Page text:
Data are expressed as arithmetic means ± standard error (SEM).
The pharmacokinetic parameters were summarized in Table 2. Plasma CL of dexmedetomidine was decreased by 33.3% in the obstructive jaundice group as compared with the control group (0.0068±0.0017 vs. 0.0102±0.0033 L/kg/min; P = 0.002); Volume of distribution was decreased by 29.2% in the obstructive jaundice group as compared with the control group (1.43±0.58 vs. 2.02±0.84 L/kg; P = 0.041). In contrast, Cmax, AUC0-t and AUC0-∞ in the obstructive jaundice group were increased compared with the control group. There was no significant difference in T1/2 and MRT0-∞ between obstructive jaundice group and control group (P>0.05).
Correlation analysis showed a significant negative correlation between serum total bilirubin and clearance of dexmedetomidine (r = -0.536, p = 0.004) (Fig 4).
We have studied the effect of obstructive jaundice on dexmedetomidine pharmacokinetics and found out that plasma CL of dexmedetomidine in patients with obstructive jaundice is decreased significantly compared with those in non-jaundiced controls. In addition, there was a significant negative correlation between TBL and CL.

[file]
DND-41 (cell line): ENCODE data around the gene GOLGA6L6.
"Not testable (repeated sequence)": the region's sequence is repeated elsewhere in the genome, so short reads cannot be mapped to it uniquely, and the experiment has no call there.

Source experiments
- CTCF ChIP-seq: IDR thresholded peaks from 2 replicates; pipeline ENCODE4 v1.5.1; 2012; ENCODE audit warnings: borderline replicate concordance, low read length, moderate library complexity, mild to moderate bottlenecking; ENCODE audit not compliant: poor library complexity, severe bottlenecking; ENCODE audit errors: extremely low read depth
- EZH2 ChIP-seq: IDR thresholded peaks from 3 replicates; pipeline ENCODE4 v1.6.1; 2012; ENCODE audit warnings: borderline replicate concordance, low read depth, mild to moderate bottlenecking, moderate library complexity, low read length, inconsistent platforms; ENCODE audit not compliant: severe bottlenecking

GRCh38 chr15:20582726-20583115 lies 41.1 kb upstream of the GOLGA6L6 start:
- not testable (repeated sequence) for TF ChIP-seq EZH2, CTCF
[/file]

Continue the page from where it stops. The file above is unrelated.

Dexmedetomidine has a rather high extraction ratio and it is mainly biotransformed in the liver, with limited renal elimination clearance [5,6], its CL is dependent on total blood supply to the liver. Obstructive jaundice may affect (reduce) the liver blood flow through various mechanisms [8–10]. In a dog model, hepatic arterial flow and portal venous flow after biliary obstruction and subsequent drainage were measured using implantable transit time ultrasonic flow-meters. It was found that biliary obstruction could result in significant changes in liver circulation, and biliary drainage could facilitate recovery from these changes . Gram-negative sepsis is a serious complication in patients with obstructive jaundice. In a rat model, it was demonstrated that chronic biliary obstruction increased the hepatic microvascular response to low doses of endotoxin , and that exaggerated hepatic microcirculatory dysfunction during sepsis may contribute to the development of liver injury. It was reported that the hepatic sinusoidal microcirculation was impaired during endotoxemia .